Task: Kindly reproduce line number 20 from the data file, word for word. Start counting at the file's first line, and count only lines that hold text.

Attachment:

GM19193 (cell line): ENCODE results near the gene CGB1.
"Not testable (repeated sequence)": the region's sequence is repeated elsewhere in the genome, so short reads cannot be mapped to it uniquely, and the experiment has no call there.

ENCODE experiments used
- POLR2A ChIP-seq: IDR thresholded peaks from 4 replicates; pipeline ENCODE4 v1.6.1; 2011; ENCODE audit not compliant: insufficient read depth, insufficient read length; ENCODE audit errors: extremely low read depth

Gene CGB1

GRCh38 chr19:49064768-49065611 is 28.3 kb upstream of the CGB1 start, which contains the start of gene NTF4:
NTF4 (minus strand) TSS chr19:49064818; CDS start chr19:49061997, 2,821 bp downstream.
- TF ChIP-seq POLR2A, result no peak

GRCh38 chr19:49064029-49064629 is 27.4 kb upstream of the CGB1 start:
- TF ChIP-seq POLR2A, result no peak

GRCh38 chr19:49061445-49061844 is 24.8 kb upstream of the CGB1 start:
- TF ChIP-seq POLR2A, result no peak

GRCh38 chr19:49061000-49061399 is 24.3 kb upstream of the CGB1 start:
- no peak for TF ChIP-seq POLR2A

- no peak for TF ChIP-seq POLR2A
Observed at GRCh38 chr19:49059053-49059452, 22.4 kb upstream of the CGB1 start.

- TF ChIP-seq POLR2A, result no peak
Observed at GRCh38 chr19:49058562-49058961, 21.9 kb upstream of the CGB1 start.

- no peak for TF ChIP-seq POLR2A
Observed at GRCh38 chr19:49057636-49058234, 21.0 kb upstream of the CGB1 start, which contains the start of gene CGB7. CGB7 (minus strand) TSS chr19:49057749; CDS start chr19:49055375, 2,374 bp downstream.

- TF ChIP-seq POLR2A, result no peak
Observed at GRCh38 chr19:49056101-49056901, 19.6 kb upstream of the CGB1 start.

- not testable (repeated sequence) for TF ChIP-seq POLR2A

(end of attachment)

Observed at GRCh38 chr19:49057636-49058234, 21.0 kb upstream of the CGB1 start, which contains the start of gene CGB7. CGB7 (minus strand) TSS chr19:49057749; CDS start chr19:49055375, 2,374 bp downstream.